Negative aspects are:

Retail policy

If significant use of bicycles for shopping trips is to be achieved, sufficient retail services must be maintained within reasonable cycling distances of residential areas. In countries like Denmark, the Netherlands and Germany the high levels of utility cycling also includes shopping trips e.g. 9% of all shopping trips in Germany are by bicycle.[41] It is arguable that this is related to policies that favour access to retail services by non-motorised modes. The Danish 1997 Planning Act requires that planning shall encourage a diverse mix of retail shops in small and medium-sized towns and in individual districts of large cities and ensure that retail trade uses will be placed in locations to which people have good access by walking, bicycling and public transport. From the mid-1970s the Netherlands has had policies in place to severely restrict the growth of large out-of-town retail developments.[21] Germany has had federal planning regulations in place to restrict retail uses to designated areas since the 1960s. In addition, since the 1970s federal regulations have been in place specifying that developments above a certain size (1,200 m2) be assessed regarding potential adverse effects. These federal regulations are further strengthened by regionally adopted regulations. This includes regulations specifying that new retail centers be limited to selling products not readily provided by shops at inner city/town center locations.[21] In Denmark, the Netherlands, and Germany, this approach not restricted to planning guidelines and is also supported by a ban on below-cost selling.[42] This supports smaller shops by preventing large multiples from engaging in predatory pricing practices by aggressively discounting key goods to use as so-called loss leaders.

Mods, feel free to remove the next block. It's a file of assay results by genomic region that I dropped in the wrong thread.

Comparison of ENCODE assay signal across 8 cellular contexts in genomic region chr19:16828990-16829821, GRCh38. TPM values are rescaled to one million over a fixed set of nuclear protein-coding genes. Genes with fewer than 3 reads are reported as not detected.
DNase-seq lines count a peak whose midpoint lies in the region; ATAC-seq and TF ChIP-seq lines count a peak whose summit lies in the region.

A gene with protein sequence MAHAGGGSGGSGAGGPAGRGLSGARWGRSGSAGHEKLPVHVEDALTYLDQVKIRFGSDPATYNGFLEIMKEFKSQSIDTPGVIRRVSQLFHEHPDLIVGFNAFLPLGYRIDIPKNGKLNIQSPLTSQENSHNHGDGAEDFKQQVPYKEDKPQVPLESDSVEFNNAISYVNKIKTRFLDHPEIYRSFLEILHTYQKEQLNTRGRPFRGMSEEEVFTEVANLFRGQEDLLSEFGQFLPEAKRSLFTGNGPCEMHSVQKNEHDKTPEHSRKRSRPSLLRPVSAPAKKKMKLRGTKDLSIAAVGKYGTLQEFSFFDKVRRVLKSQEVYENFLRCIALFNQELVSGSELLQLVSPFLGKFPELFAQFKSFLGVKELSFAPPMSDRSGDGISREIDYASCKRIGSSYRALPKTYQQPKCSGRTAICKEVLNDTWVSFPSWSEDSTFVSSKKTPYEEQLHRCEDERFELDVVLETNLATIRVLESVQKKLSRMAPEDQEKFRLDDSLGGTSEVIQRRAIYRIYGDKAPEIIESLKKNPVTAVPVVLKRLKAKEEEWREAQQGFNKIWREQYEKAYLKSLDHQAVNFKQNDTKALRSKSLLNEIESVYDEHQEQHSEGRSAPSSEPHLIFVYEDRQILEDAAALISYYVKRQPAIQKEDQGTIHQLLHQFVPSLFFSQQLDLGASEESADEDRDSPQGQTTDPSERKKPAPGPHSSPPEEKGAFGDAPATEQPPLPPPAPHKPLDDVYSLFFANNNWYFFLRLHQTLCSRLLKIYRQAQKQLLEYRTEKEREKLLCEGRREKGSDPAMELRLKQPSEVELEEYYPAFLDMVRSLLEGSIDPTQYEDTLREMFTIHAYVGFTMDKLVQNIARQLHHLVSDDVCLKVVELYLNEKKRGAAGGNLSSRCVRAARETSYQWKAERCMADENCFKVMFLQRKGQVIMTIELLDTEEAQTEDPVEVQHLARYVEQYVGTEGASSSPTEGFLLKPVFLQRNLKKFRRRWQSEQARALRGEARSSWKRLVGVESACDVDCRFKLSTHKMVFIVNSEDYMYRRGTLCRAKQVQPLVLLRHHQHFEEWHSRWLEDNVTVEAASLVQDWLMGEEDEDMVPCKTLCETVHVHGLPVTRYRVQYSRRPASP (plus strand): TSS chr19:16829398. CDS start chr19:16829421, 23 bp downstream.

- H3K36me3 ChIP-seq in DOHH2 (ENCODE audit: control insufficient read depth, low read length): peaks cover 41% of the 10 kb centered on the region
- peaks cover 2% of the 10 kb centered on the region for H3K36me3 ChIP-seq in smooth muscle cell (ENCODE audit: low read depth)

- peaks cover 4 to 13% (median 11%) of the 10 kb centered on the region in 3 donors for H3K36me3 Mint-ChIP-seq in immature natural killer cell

Alternative retail policies

From the 1980s to mid-1990s the UK operated a system of laissez-faire with regard to retail policy. The "great car economy" philosophy of the Thatcher government directly favored the growth of out-of-town retail centers at the expense of established retail services in British towns and cities. The UK Town and Country Planning Association cites research by the New Economics Foundation that notes a continuing process of change in retail provision.[43]

It is arguable that in such a retail/planning policy environment use of bicycles ceases to be a viable option for many shoppers and access to a private motor-car or public transport becomes a necessary prerequisite for access to basic services.

Cycle training